"I've got plenty of room. You can head out first thing in the morning."

  "Only if you've got an extra toothbrush, something 1 can sleep in, and don't mind if I pillage your bar."

  Leaning back in the seat, I shut my eyes and muttered, "You can get drunk, if you want. In fact, I might just join you."

  When we walked into my house at midnight, the telephone started ringing, and I answered it before my machine could.

  "Kay? " At first, the voice did not register because I was not expecting it. Then my heart began to pound.

  "Hello, Mark," I said.

  "I'm sorry to call so late - " I could not keep the tension out of my voice as I interrupted. "I have company. I'm sure you remember my mentioning my friend Abby Turnbull, with the Post? She's here staying the night. We've been having a wonderful time catching up."

  Mark did not respond. After a pause, he said, "Maybe it would be easier for you to call me, when it suits."

  When I hung up, Abby was staring at me, startled by my obvious distress.

  "Who in God's name was that, Kay?"

  My first months at Georgetown I was so overwhelmed by law school and feelings of alienation that I kept my own counsel and distance from others. I was already an M.D., a middle-class Italian from Miami with very little exposure to the finer things in life. Suddenly I found myself cast among the brilliant and beautiful, and though I am not ashamed of my heritage, I felt socially common.

  Mark James was one of the privileged, a tall, graceful figure, self-assured and self-contained. I was aware of him long before I knew his name. We first met in the law library between dimly lit shelves of books, and I will never forget his intense green eyes as we began to discus some tort I cannot recall. We ended up drinking coffee in a bar and talking until early in the morning. After that we saw each other almost every day. For a year we did not sleep, it seemed, for even when we slept together our lovemaking did not permit many, hours of rest. No matter how much we got of each other it was never enough, and foolishly, typically, I was convinced we would be together forever. I refused to accept the chill of disappointment that settled over the our relationship during our second year. When I graduated wearing someone else's engagement ring, I had convinced myself that I had gotten over Mark, until he mysteriously reappeared not so long ago.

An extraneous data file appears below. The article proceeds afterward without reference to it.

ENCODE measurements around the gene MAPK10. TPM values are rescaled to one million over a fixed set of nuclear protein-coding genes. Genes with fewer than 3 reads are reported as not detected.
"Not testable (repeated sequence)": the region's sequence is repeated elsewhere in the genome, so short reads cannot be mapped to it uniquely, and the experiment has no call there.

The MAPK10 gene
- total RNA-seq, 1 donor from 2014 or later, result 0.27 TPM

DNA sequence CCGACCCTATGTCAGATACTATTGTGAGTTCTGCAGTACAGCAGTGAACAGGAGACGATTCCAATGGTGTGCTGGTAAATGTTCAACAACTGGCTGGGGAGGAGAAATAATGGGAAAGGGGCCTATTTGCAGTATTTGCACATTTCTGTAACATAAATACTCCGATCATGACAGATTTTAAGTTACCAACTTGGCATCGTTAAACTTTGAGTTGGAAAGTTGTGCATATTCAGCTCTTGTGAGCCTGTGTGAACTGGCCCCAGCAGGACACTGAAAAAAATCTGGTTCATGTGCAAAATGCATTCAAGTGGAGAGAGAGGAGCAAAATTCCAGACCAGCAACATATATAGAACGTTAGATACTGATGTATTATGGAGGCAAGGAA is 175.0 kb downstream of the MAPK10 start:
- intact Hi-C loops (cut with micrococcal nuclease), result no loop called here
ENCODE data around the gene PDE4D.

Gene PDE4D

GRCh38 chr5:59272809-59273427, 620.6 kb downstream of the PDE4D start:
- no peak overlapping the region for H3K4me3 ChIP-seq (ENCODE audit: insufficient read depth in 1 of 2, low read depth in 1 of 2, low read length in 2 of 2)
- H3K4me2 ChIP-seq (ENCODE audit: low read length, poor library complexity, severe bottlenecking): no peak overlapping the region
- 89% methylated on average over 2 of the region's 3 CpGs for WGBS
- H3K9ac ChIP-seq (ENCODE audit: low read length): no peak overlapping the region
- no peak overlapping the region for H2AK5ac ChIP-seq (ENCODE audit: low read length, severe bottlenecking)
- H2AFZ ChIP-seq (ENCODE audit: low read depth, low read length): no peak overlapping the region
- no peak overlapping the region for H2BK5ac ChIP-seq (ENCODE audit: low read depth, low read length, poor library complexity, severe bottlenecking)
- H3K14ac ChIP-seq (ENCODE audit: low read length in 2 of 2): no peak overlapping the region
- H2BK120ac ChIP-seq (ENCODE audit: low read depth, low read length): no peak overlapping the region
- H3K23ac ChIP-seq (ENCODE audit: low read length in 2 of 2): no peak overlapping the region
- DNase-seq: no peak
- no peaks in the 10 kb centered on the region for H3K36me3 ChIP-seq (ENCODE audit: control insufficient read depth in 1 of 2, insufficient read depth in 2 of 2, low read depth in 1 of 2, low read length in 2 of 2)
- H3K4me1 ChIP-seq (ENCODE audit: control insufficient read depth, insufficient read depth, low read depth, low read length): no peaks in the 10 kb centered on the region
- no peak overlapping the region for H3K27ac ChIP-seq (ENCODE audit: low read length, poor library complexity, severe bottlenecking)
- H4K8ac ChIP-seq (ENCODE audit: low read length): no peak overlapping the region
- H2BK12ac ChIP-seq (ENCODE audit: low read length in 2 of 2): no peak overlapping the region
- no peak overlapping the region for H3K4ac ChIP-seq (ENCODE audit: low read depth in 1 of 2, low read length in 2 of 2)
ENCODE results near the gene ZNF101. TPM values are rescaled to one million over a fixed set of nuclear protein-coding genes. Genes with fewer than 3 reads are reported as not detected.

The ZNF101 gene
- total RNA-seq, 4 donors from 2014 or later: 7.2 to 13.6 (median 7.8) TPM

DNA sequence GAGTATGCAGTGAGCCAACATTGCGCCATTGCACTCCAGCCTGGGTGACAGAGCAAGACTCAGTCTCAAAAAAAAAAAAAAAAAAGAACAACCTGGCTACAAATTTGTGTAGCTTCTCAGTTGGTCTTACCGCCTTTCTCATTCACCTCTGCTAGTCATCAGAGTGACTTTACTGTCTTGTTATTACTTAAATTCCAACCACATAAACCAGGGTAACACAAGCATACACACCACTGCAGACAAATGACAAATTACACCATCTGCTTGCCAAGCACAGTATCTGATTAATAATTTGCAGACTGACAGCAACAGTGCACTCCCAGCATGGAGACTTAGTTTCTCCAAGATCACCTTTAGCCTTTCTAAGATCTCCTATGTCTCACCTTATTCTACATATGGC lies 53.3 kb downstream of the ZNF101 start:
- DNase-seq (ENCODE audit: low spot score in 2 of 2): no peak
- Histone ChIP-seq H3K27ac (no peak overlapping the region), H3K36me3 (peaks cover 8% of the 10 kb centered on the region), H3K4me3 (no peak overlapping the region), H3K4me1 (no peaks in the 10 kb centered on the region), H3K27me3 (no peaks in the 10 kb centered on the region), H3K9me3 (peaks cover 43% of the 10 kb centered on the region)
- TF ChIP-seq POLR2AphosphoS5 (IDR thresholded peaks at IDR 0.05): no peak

"Maybe Tony was a safe harbor," Abby considered, referring to my ex-husband as we drank Cognac in my kitchen.

  "Tony was practical," I replied. "Or so it seemed at first."

  "Makes sense. I've done it before in my own pathetic love life."

  She reached for her snifter. "I'll have so passionate fling, and God knows there have been few and they never last long. But when it ends, I'm like a wounded soldier limping home. I wind up in the arms of some guy with the charisma of a slug who promises to take care of me.

  "That's the fairy tale."

  "Right out of Grimm's," she agreed, bitterly. "They say they'll take care of you, but what they mean is they want you to be there fixing dinner and washing their shorts."

  "You've just described Tony to a T," I said.

  "What ever happened to him?"

  "I haven't talked to him in too many years to count."

  "People at least ought to be friends."

  "He didn't want to be friends," I said.

  "Do you still think about him?"

  "You can't live six years with somebody and not think about him. That doesn't mean I want to be with Tony. But a part of me will always care about him, hope he's doing well."

  "Were you in love with him when you got married?"

  "I thought I was."

  "Maybe so," Abby said. "But it sounds to me as if you never stopped loving Mark."

  I refilled our glasses. Both of us were going to feel like hell in the morning.

  "I find it incredible that you got together again after so many years," she went on. "And no matter what's happened, I suspect Mark has never stopped l
oving you, either."

  When he came back into my life, it was as if we had lived in foreign countries during our years apart, the languages of our pasts indecipherable to each other. We communicated openly only in the dark. He did tell me he had married and his wife had been killed in an automobile accident.